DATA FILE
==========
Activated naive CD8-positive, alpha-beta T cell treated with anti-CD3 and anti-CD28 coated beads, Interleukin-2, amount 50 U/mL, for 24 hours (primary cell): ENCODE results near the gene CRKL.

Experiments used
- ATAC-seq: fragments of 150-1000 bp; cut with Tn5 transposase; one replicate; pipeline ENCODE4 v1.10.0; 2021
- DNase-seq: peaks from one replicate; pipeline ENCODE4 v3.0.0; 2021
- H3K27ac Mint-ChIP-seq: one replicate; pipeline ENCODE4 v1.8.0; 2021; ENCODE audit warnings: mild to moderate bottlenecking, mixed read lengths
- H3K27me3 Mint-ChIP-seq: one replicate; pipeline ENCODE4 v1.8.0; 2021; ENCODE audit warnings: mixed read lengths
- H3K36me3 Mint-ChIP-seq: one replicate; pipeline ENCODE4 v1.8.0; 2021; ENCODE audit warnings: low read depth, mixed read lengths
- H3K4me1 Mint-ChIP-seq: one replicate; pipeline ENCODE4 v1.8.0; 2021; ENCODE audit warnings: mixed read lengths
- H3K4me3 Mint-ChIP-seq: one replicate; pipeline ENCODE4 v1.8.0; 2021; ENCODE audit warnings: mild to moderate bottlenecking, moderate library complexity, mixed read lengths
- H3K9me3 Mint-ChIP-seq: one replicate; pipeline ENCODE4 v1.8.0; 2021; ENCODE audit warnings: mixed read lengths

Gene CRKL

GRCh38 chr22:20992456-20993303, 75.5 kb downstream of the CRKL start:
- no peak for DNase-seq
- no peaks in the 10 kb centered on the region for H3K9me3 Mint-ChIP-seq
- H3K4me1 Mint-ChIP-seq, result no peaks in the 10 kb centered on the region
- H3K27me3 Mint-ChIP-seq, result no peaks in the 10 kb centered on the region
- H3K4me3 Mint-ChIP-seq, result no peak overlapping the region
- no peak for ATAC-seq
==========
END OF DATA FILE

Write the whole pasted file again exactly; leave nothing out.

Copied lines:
Activated naive CD8-positive, alpha-beta T cell treated with anti-CD3 and anti-CD28 coated beads, Interleukin-2, amount 50 U/mL, for 24 hours (primary cell): ENCODE results near the gene CRKL.

Experiments used
- ATAC-seq: fragments of 150-1000 bp; cut with Tn5 transposase; one replicate; pipeline ENCODE4 v1.10.0; 2021
- DNase-seq: peaks from one replicate; pipeline ENCODE4 v3.0.0; 2021
- H3K27ac Mint-ChIP-seq: one replicate; pipeline ENCODE4 v1.8.0; 2021; ENCODE audit warnings: mild to moderate bottlenecking, mixed read lengths
- H3K27me3 Mint-ChIP-seq: one replicate; pipeline ENCODE4 v1.8.0; 2021; ENCODE audit warnings: mixed read lengths
- H3K36me3 Mint-ChIP-seq: one replicate; pipeline ENCODE4 v1.8.0; 2021; ENCODE audit warnings: low read depth, mixed read lengths
- H3K4me1 Mint-ChIP-seq: one replicate; pipeline ENCODE4 v1.8.0; 2021; ENCODE audit warnings: mixed read lengths
- H3K4me3 Mint-ChIP-seq: one replicate; pipeline ENCODE4 v1.8.0; 2021; ENCODE audit warnings: mild to moderate bottlenecking, moderate library complexity, mixed read lengths
- H3K9me3 Mint-ChIP-seq: one replicate; pipeline ENCODE4 v1.8.0; 2021; ENCODE audit warnings: mixed read lengths

Gene CRKL

GRCh38 chr22:20992456-20993303, 75.5 kb downstream of the CRKL start:
- no peak for DNase-seq
- no peaks in the 10 kb centered on the region for H3K9me3 Mint-ChIP-seq
- H3K4me1 Mint-ChIP-seq, result no peaks in the 10 kb centered on the region
- H3K27me3 Mint-ChIP-seq, result no peaks in the 10 kb centered on the region
- H3K4me3 Mint-ChIP-seq, result no peak overlapping the region
- no peak for ATAC-seq